Important note: this paper should not be regarded as a guide to our current policy and practices in relation to terminology and related issues, and it is not maintained as a living document. Our approaches have been informed by community-building and evidence-building, and are defined (as of March 2017) in the Darlington Statement. For information specifically on nomenclature, see our media and style page.
There are two fundamental issues that must be considered when considering terminology around intersex.
Intersex is a scientific term that describes all differences of sex biology within the animal kingdom that are not hermaphroditic. Terminology such as “hermaphrodite”, “pseudo-hermaphrodite”, “disorders” and “conditions” have been used in some medical literature to describe intersex differences in humans. None of this terminology is reflective of science and nor are they accurate.
In 1901 the scientific community approached a German entomologist, Goldschmidt, to suggest a term that described differences in sex biology for all animals that were not strictly hermaphroditic.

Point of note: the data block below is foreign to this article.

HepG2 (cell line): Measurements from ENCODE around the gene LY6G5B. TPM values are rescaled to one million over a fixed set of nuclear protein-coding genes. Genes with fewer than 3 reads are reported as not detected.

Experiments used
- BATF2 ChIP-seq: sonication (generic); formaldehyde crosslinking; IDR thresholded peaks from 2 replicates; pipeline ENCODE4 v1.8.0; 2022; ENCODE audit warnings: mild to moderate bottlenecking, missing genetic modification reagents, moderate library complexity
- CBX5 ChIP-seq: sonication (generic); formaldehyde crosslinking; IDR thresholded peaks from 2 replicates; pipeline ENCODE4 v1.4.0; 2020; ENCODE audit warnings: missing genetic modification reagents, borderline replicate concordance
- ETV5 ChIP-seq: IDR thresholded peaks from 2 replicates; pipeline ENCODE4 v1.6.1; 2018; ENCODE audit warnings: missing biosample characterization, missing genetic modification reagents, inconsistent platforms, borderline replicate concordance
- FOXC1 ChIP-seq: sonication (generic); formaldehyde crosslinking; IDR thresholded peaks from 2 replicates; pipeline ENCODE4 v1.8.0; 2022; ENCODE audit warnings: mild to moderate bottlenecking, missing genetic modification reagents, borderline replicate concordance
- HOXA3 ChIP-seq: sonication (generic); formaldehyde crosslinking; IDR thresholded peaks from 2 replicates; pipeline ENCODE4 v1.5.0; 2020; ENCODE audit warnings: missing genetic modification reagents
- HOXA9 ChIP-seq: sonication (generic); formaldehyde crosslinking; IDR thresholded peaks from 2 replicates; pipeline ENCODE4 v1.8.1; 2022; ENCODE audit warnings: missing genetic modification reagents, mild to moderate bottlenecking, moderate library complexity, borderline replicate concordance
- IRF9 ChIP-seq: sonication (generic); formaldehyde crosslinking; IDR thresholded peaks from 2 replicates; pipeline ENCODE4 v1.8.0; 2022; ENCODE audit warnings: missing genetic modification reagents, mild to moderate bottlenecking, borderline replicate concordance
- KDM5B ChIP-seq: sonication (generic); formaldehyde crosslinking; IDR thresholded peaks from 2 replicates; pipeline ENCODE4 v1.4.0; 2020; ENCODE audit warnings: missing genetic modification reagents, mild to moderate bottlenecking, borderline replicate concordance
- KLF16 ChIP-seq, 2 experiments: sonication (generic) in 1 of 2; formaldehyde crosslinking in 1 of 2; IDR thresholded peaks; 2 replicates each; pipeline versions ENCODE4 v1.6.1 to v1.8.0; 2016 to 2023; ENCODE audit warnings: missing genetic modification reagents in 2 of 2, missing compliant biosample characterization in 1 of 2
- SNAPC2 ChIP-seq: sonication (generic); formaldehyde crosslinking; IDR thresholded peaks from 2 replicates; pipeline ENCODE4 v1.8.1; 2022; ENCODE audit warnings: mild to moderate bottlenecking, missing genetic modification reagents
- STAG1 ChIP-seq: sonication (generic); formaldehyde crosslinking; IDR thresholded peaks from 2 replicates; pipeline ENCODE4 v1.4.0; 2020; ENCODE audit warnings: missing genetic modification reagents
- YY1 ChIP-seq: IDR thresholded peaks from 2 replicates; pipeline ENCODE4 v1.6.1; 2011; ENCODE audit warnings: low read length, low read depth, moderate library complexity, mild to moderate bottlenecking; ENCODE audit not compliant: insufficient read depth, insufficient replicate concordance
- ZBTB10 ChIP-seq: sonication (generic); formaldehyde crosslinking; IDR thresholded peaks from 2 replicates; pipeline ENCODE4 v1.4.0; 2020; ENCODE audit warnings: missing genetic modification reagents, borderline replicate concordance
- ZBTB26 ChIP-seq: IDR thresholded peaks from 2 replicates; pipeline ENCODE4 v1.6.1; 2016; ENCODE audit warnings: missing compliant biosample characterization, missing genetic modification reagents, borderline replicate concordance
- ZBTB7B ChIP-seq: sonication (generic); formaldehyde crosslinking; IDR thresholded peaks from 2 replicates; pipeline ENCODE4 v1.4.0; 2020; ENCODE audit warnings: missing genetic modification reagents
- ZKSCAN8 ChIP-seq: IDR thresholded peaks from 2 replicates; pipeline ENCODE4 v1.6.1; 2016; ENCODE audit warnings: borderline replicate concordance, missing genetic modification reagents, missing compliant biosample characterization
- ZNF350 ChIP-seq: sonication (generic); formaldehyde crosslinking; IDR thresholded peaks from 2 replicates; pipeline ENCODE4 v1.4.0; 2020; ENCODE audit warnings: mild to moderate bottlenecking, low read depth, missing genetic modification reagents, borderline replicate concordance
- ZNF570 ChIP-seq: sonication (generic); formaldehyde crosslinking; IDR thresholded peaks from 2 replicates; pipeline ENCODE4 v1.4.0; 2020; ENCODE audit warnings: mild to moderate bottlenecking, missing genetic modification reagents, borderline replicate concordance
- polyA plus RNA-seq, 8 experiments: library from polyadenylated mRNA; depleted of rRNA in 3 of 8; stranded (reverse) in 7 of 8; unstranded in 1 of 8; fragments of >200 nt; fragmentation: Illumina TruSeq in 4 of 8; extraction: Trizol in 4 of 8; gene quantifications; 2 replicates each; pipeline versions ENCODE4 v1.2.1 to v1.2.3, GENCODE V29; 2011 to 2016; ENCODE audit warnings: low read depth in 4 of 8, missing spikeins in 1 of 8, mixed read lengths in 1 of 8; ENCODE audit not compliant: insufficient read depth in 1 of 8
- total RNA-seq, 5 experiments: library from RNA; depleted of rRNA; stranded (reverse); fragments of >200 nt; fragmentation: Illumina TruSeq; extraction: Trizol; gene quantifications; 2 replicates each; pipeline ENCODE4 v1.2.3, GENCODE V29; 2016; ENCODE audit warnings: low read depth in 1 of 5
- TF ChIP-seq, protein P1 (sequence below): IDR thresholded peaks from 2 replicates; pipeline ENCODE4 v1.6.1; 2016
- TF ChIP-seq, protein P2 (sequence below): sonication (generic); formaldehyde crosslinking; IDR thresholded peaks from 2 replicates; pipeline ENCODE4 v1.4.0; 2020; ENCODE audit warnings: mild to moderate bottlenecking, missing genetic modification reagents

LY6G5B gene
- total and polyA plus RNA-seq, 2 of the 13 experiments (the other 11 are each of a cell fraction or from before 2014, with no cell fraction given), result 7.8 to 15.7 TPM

“Hermaphrodite” properly refers to animals that have a functioning set of both male and female organs so that they may reproduce with or without a mate. “Pseudo-hermaphrodite” refers to animals that have the capacity to function as both males and female at various times in their lives depending on circumstance. Snails and worms are examples of hermaphrodites and some fish such as groupers are examples of pseudo-hermaphrodites. There are no human hermaphrodites or pseudo-hermaphrodites known to science. Natural variation and scientific discoveries may change this and our consideration of human rights might need to be revised in that event.
Goldschmidt’s objective was to find a word to describe differences in sex biology where both male and female features seemed to be present at the same time but not in an hermaphroditic way. His terminology also includes features that might be described as not quite male and not quite female and others that seem to be neither male nor female. Under this nomenclature an animal that has no sex characteristics at all would be intersex.